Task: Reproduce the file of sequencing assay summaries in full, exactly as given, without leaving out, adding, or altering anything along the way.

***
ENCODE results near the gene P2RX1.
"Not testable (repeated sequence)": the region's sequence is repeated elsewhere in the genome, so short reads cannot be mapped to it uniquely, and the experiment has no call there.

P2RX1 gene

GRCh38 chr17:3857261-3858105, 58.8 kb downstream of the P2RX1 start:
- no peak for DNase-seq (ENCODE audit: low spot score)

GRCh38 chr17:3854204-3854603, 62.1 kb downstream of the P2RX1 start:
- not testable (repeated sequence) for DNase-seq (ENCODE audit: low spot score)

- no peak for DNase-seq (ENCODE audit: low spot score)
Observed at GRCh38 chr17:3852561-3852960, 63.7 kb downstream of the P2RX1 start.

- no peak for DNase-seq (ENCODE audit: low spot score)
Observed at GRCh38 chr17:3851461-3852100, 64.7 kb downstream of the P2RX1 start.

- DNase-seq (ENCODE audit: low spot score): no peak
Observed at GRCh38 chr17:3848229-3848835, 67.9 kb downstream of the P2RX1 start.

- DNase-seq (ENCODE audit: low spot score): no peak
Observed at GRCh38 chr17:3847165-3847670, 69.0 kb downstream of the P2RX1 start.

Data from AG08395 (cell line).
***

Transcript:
ENCODE results near the gene P2RX1.
"Not testable (repeated sequence)": the region's sequence is repeated elsewhere in the genome, so short reads cannot be mapped to it uniquely, and the experiment has no call there.

P2RX1 gene

GRCh38 chr17:3857261-3858105, 58.8 kb downstream of the P2RX1 start:
- no peak for DNase-seq (ENCODE audit: low spot score)

GRCh38 chr17:3854204-3854603, 62.1 kb downstream of the P2RX1 start:
- not testable (repeated sequence) for DNase-seq (ENCODE audit: low spot score)

- no peak for DNase-seq (ENCODE audit: low spot score)
Observed at GRCh38 chr17:3852561-3852960, 63.7 kb downstream of the P2RX1 start.

- no peak for DNase-seq (ENCODE audit: low spot score)
Observed at GRCh38 chr17:3851461-3852100, 64.7 kb downstream of the P2RX1 start.

- DNase-seq (ENCODE audit: low spot score): no peak
Observed at GRCh38 chr17:3848229-3848835, 67.9 kb downstream of the P2RX1 start.

- DNase-seq (ENCODE audit: low spot score): no peak
Observed at GRCh38 chr17:3847165-3847670, 69.0 kb downstream of the P2RX1 start.

Data from AG08395 (cell line).